Search the World of Chemistry

×

# Graham's Law of Diffusion and Effusion

14th Mar 2019 @ 9 min read

Physical Chemistry

Graham's law of diffusion (or Graham's law of effusion) is a law that expresses the relationship between the rate of diffusion or effusion to molar masses of particles. This empirical law was stated by Scottish chemist Thomas Graham in 1848. He established the relationship through experiments.

## Difference between Effusion and Diffusion

Before we proceed further, it is necessary to understand the difference between effusion and diffusion. Many times, diffusion and effusion are interchangeably used, which is wrong; they both differ in meaning.

### Diffusion

Diffusion is the movement of particles of one gas into another. The diffusion causes disorder in the system. Diffusion also occurs in liquids and solids but at a slower rate. The diffusion takes place because of the concentration difference. The particles move from higher concentration to lower concentration. A common example of diffusion is a perfume spray. When the perfume is spray in one corner of a room, we would smell it at another corner of the room.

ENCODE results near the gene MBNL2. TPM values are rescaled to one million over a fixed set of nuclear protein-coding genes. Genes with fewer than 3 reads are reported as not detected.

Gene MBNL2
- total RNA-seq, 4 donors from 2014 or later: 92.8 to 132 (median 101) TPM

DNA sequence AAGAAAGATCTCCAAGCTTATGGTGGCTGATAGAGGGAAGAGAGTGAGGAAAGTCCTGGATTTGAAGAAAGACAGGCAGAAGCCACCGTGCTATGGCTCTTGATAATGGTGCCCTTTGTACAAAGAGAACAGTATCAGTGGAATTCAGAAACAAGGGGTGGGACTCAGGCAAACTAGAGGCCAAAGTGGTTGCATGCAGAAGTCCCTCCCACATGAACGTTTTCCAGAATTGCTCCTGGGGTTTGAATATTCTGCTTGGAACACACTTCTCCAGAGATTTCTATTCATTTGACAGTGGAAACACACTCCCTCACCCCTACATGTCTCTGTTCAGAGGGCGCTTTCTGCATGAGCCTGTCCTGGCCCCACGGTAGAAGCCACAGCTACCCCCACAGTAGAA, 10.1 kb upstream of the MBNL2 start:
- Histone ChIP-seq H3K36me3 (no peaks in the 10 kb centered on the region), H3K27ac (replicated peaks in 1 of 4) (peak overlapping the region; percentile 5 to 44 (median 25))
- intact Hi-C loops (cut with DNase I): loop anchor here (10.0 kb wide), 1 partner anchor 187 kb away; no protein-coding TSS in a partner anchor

### Effusion

Effusion is the movement of particles of a gas through a tiny opening into an open container or space. Open container or space can be vacuum, atmosphere, or any other gas. In effusion, the atoms or molecules in an enclosed container are trying to escape through the aperture. When an air balloon is pricked, the gas inside the balloon starts escaping and the size of the balloon keeps shrinking. This phenomenon is the effusion of the balloon gas into the atmosphere. Another common example of the effusion is the gas leaking from a pipe. Figure 1: Diffusion verses Effusion. The diffusion is the movement of one gas into another while effusion is the movement of gas through the aperture.

## Statement